Roman gold boosts museum visitor numbers
VISITOR numbers at a Thetford museum have been boosted by more than 40pc - thanks a collection of precious Roman gold jewellery and silver spoons.Officials at Ancient House spoke of their delight last week after the Tudor town house received more than 1,400 extra guests compared to the same five-month period last year.
VISITOR numbers at a Thetford museum have been boosted by more than 40pc - thanks a collection of precious Roman gold jewellery and silver spoons.
Officials at Ancient House spoke of their delight last week after the Tudor town house received more than 1,400 extra guests compared to the same five-month period last year.
Curator Oliver Bone said the 44pc increase in visitors was mainly down to the Thetford Treasure, which has been on loan from the British Museum since May.
The priceless collection of gold bracelets, necklaces, pendants, rings and silver spoons and strainers, which date back to between 380 and 390AD, were discovered in the town nearly 30 years ago and are set to be on display at the museum in White Hart Street until December 12.
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Mr Bone said that more people would get a chance to see the Thetford Treasure from Monday when Ancient House is open for free admission during the winter months.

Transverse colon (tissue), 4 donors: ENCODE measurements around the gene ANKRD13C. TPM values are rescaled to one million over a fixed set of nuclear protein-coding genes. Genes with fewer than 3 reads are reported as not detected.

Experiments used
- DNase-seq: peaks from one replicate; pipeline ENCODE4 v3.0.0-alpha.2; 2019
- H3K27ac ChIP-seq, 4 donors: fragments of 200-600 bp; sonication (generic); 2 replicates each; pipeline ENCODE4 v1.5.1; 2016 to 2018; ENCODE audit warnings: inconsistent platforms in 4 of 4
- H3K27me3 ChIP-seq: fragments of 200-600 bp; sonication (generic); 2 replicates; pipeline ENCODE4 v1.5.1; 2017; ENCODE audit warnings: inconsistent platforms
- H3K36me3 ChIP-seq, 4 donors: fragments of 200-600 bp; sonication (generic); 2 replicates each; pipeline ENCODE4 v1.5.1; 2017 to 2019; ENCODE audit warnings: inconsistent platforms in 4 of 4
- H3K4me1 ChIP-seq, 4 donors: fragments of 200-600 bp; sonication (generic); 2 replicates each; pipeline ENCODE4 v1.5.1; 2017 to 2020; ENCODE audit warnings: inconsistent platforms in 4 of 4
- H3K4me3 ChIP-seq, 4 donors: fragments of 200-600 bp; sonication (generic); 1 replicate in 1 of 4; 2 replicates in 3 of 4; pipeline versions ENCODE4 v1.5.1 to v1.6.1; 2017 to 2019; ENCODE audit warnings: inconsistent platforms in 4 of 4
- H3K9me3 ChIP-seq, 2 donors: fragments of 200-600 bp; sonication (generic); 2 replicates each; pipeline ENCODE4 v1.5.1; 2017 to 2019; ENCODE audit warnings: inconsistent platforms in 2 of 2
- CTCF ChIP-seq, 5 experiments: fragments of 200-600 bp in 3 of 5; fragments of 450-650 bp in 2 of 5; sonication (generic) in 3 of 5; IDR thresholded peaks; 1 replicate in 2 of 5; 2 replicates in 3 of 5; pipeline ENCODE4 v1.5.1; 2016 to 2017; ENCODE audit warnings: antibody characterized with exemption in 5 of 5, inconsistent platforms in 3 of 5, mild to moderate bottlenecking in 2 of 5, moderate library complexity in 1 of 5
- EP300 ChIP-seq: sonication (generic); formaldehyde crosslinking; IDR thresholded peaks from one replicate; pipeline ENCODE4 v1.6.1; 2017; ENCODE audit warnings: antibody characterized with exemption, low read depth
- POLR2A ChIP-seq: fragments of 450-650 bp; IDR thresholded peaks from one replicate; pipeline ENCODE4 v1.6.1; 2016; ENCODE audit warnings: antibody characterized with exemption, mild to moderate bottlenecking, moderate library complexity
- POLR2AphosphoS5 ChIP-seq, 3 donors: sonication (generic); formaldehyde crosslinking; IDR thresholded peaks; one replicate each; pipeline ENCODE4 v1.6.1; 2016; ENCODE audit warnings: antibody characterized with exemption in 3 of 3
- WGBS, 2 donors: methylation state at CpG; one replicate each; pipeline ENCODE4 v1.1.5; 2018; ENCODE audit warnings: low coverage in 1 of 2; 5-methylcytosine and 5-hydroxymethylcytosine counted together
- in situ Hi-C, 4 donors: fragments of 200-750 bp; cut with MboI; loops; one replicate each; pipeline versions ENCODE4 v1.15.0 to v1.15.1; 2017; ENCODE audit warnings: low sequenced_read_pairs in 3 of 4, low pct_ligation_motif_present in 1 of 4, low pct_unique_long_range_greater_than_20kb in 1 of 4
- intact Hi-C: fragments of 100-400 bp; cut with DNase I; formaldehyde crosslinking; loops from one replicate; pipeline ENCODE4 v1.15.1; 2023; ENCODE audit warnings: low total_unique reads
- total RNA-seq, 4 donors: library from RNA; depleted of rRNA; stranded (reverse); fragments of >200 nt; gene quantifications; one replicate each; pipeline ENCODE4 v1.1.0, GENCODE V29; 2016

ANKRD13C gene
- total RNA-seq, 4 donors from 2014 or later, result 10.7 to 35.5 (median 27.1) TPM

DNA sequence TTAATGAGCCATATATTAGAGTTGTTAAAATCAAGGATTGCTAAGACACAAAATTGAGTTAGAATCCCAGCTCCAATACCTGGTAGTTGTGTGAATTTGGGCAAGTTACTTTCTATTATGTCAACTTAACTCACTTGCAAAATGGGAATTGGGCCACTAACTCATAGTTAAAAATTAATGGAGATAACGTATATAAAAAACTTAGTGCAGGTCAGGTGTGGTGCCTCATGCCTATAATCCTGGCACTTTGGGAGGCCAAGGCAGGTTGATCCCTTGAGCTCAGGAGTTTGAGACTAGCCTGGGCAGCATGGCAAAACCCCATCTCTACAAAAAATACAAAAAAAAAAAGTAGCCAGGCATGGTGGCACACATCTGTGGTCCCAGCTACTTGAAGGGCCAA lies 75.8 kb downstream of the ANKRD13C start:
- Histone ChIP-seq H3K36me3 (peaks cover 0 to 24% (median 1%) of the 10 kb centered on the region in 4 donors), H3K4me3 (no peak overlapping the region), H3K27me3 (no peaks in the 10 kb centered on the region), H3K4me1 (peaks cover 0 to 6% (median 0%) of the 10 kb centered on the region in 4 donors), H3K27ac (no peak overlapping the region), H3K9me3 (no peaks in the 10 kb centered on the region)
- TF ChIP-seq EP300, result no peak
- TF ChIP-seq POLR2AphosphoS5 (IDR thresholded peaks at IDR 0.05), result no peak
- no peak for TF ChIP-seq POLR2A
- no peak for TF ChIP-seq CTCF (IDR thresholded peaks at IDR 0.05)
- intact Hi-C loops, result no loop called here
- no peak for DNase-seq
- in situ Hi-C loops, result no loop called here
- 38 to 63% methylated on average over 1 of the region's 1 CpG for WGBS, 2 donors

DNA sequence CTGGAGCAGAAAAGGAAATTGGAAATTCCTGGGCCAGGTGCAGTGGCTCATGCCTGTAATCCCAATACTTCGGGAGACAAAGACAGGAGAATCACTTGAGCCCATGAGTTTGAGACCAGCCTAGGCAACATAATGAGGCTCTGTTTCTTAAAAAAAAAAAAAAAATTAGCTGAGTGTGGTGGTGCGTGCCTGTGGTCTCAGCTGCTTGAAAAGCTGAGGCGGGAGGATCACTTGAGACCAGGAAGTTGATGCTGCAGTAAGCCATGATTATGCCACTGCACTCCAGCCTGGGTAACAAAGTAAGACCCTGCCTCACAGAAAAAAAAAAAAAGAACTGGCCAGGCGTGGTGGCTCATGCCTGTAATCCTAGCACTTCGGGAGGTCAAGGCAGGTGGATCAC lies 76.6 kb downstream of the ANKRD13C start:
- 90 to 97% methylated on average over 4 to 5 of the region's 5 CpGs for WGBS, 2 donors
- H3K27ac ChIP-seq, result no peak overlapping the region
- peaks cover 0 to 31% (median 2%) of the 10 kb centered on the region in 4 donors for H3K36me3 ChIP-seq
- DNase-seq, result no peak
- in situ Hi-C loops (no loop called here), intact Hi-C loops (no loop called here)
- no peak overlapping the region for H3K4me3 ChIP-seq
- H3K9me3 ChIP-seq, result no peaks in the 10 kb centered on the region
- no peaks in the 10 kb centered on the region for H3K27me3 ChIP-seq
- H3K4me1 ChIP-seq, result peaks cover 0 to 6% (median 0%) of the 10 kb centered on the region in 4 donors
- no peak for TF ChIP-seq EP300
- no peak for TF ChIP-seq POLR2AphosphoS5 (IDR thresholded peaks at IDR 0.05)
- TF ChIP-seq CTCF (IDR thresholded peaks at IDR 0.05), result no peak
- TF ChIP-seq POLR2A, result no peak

Figures show that 4,560 people visited the museum between May and September compared to the 3,151 during the same period last year.
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“Senior management at the museums service are really pleased with the performance of Ancient House and it is great to see extra visitors making use of the facility. The response to the Thetford Treasure has been very good,” said Mr Bone.
The museum's changing displays space is set to be transformed in the New Year into an exhibition remembering Thetford's 1950s and 1960s London overspill scheme, before being turned into a display on Thomas Paine in June next year to coincide with a series of public events to mark the bicentenary of the famous author's death.
Ancient House is also staging “Knit and Knatter” workshops over the coming months to help knit 200 mittens as part
of the Tom Paine celebrations.
Thetford's most famous son donated the proceeds of his 1776 pamphlet Common Sense to buy mittens for soldiers.
Contact the museum on 01842 752599.